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Internet Source: Slate.com, December 13, 2000
Source URL: http://slate.msn.com/code/Culturebox/Culturebox.asp?Show=12/13/2000&idMessag


More on Napoleon Chagnon's Abhorrent Field Methods

Judith Shulevitz

Note to readers: This item responds to two letters objecting to Culturebox's recent review of Patrick Tierney's Darkness in El Dorado: How Scientists and Journalists Devastated the Amazon. To read Culturebox's review, click here. To read the letters, scroll to the bottom of that page.

In my review of Patrick Tierney's much refuted Darkness in El Dorado: How Scientists and Journalists Devastated the Amazon, I opine that although Tierney fails to drum up a scandal out of his unsupportable accusations of genocide, there is another, truer scandal buried in his story. That is the way that Napoleon Chagnon--the anthropologist under attack in the book--went about extracting genealogies from the Amazonians known as the Yanomami, despite their strong taboo against uttering the names of their dead. I call the practice "staggeringly callous" and "evidence of a chilling disregard for human dignity and individual belief." Two colleagues of Chagnon, anthropologists Raymond Hames and Ed Hagen, accuse me of mischaracterizing the procedure.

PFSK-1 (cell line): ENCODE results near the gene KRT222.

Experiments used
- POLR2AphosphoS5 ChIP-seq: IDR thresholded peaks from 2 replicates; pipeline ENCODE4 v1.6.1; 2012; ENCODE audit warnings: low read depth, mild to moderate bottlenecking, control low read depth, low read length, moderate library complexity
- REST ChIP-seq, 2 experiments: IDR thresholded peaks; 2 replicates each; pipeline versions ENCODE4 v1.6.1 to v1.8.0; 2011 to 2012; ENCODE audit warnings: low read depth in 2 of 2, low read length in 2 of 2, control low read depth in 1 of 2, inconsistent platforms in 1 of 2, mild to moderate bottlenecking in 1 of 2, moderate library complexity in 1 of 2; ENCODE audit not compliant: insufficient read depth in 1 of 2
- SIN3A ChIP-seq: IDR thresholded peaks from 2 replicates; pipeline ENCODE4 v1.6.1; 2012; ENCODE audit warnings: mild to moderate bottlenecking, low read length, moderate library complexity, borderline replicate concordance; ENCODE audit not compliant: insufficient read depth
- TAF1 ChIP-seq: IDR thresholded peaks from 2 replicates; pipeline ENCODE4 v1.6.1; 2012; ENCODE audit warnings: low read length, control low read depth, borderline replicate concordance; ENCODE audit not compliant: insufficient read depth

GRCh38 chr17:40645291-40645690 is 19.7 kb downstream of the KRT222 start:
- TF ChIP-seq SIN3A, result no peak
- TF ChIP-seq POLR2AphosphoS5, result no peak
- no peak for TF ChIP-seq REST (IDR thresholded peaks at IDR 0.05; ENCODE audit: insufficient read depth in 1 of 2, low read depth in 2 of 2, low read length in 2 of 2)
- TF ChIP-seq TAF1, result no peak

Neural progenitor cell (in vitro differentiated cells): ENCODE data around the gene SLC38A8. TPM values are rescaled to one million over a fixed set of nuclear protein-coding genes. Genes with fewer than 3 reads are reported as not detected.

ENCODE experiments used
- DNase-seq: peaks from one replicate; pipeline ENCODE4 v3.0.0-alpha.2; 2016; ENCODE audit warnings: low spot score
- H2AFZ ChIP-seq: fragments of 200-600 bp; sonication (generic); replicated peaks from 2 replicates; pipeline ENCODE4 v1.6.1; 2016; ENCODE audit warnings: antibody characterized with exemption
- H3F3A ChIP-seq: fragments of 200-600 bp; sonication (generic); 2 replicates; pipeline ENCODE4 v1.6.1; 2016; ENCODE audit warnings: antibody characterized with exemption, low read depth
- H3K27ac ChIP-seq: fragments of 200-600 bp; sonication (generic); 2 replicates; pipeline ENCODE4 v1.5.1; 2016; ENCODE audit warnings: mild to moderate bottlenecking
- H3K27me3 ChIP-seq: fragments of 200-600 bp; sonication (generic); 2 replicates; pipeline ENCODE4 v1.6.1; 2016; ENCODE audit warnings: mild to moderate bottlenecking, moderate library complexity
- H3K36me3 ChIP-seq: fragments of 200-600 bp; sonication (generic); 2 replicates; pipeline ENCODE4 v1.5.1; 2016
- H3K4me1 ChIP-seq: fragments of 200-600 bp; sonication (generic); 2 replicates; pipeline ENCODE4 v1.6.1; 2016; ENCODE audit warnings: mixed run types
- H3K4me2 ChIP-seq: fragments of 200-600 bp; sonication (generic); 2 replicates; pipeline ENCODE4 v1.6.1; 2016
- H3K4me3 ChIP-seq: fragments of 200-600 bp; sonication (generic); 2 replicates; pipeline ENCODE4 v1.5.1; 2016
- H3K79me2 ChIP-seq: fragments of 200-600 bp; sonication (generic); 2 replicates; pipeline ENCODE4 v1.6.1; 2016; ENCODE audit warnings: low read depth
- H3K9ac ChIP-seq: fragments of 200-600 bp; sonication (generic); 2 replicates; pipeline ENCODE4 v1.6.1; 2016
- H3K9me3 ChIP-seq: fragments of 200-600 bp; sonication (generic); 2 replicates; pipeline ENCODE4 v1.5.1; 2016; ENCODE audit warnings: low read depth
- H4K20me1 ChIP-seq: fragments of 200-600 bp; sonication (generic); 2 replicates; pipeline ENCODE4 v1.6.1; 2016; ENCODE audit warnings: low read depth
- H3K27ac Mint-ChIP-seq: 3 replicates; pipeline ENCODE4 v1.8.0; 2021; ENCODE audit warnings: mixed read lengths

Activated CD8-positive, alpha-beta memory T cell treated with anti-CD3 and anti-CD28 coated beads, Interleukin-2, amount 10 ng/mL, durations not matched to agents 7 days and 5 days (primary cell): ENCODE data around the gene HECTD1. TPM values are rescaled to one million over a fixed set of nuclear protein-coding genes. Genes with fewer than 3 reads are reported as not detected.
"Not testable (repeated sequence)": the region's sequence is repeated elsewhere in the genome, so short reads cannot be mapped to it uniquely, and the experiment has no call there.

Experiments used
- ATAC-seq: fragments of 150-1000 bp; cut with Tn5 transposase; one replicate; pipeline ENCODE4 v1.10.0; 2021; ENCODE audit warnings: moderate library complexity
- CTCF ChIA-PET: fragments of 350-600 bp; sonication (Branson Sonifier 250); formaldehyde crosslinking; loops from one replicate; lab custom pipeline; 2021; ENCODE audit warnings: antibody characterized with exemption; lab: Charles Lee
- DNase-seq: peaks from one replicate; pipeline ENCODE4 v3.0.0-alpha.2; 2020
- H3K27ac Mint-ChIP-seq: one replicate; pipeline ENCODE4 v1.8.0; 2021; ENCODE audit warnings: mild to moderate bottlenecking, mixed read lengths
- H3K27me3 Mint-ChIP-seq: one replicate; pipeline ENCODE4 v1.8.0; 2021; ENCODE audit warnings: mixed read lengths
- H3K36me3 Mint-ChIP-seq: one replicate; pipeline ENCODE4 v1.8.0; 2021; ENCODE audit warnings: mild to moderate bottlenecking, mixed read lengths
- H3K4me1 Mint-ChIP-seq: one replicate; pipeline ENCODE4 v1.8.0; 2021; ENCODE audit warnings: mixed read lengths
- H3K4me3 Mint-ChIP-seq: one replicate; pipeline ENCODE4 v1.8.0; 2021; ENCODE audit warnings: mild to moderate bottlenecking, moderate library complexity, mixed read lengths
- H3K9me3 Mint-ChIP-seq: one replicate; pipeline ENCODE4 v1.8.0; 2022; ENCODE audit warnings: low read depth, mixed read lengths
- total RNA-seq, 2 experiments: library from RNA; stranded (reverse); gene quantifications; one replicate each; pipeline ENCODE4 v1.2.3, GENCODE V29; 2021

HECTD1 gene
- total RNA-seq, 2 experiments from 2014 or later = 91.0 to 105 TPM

One of them, Professor Hagen, is right to say that I got one fact wrong, but he is incorrect when he implies that Chagnon's field methods are somehow less abhorrent for it. I write:

He would play people against one another. He would go to one man and ask for the names of his rival's dead relatives. Then he would go to the rival and reel off the names of his kin, gauging the accuracy of the first man's information by the amount of anger it elicited in the second. The rival, by now an enemy of the first, would spew the names of that man's dead relatives in retaliation.

In fact, as Hagen points out, Chagnon took care not to go directly to rivals with the forbidden names but rather to their friends and neighbors. He did this because when he did utter the name of an informant's late close relative to that informant's face, the man usually flew into a rage and stopped talking to Chagnon. The anthropologist also feared being physically attacked.

Mea culpa. Let's put my mistake in context, though. The question here is, was Chagnon's genealogy-gathering unusually divisive and disrespectful to the Yanomami? The answer is yes.

Consider how he first hit on the method. He was watching a club fight between two men that escalated to such fury that one man began calling the other by the name of his deceased father. Chagnon saw this and all but pounced on the angrier of the men:

I quickly seized on this incident as an opportunity to collect an accurate genealogy and confidentially asked Rerebawa about his adversary's ancestors. ... He gave me the information I requested of his adversary's deceased ancestors, almost with devilish glee. I asked about dead ancestors of other people in the village and got prompt, unequivocal answers: He was angry with everyone in the village.

Inspired by his success with the embittered Rerebawa, Chagnon soon realizes that local enmity and strife hold